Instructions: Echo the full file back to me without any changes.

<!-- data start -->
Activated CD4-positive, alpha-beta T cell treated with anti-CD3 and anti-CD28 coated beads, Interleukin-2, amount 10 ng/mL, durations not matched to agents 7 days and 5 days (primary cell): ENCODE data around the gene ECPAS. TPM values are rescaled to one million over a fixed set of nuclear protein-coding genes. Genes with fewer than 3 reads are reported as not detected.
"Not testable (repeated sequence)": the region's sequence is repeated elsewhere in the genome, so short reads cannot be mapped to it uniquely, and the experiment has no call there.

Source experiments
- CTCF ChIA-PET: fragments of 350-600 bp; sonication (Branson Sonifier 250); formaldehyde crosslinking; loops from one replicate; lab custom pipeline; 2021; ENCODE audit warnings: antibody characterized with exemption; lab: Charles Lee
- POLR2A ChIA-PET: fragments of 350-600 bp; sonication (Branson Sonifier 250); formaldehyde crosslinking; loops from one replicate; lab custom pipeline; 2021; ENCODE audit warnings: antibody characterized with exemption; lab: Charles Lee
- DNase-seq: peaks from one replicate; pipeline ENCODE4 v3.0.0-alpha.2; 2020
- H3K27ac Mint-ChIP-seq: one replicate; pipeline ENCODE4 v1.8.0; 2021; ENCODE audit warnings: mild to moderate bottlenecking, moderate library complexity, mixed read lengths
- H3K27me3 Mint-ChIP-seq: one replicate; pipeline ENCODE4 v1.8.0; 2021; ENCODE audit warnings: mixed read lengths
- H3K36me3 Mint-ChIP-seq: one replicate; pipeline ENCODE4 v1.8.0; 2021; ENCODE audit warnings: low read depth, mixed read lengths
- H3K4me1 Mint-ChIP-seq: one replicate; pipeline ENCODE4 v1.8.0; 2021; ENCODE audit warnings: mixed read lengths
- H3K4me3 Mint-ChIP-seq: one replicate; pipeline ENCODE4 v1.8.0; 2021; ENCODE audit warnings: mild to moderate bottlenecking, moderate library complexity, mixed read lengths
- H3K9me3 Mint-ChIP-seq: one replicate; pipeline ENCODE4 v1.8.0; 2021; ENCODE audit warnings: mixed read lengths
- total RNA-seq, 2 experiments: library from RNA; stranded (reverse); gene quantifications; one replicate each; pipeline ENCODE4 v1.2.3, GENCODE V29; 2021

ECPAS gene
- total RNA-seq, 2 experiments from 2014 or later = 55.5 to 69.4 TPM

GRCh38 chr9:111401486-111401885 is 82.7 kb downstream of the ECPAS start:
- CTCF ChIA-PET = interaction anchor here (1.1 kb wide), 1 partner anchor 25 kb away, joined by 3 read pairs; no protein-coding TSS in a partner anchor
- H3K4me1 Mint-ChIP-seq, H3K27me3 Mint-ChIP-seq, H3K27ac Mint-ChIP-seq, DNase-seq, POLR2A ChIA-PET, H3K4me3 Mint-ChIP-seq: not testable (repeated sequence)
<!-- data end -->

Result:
Activated CD4-positive, alpha-beta T cell treated with anti-CD3 and anti-CD28 coated beads, Interleukin-2, amount 10 ng/mL, durations not matched to agents 7 days and 5 days (primary cell): ENCODE data around the gene ECPAS. TPM values are rescaled to one million over a fixed set of nuclear protein-coding genes. Genes with fewer than 3 reads are reported as not detected.
"Not testable (repeated sequence)": the region's sequence is repeated elsewhere in the genome, so short reads cannot be mapped to it uniquely, and the experiment has no call there.

Source experiments
- CTCF ChIA-PET: fragments of 350-600 bp; sonication (Branson Sonifier 250); formaldehyde crosslinking; loops from one replicate; lab custom pipeline; 2021; ENCODE audit warnings: antibody characterized with exemption; lab: Charles Lee
- POLR2A ChIA-PET: fragments of 350-600 bp; sonication (Branson Sonifier 250); formaldehyde crosslinking; loops from one replicate; lab custom pipeline; 2021; ENCODE audit warnings: antibody characterized with exemption; lab: Charles Lee
- DNase-seq: peaks from one replicate; pipeline ENCODE4 v3.0.0-alpha.2; 2020
- H3K27ac Mint-ChIP-seq: one replicate; pipeline ENCODE4 v1.8.0; 2021; ENCODE audit warnings: mild to moderate bottlenecking, moderate library complexity, mixed read lengths
- H3K27me3 Mint-ChIP-seq: one replicate; pipeline ENCODE4 v1.8.0; 2021; ENCODE audit warnings: mixed read lengths
- H3K36me3 Mint-ChIP-seq: one replicate; pipeline ENCODE4 v1.8.0; 2021; ENCODE audit warnings: low read depth, mixed read lengths
- H3K4me1 Mint-ChIP-seq: one replicate; pipeline ENCODE4 v1.8.0; 2021; ENCODE audit warnings: mixed read lengths
- H3K4me3 Mint-ChIP-seq: one replicate; pipeline ENCODE4 v1.8.0; 2021; ENCODE audit warnings: mild to moderate bottlenecking, moderate library complexity, mixed read lengths
- H3K9me3 Mint-ChIP-seq: one replicate; pipeline ENCODE4 v1.8.0; 2021; ENCODE audit warnings: mixed read lengths
- total RNA-seq, 2 experiments: library from RNA; stranded (reverse); gene quantifications; one replicate each; pipeline ENCODE4 v1.2.3, GENCODE V29; 2021

ECPAS gene
- total RNA-seq, 2 experiments from 2014 or later = 55.5 to 69.4 TPM

GRCh38 chr9:111401486-111401885 is 82.7 kb downstream of the ECPAS start:
- CTCF ChIA-PET = interaction anchor here (1.1 kb wide), 1 partner anchor 25 kb away, joined by 3 read pairs; no protein-coding TSS in a partner anchor
- H3K4me1 Mint-ChIP-seq, H3K27me3 Mint-ChIP-seq, H3K27ac Mint-ChIP-seq, DNase-seq, POLR2A ChIA-PET, H3K4me3 Mint-ChIP-seq: not testable (repeated sequence)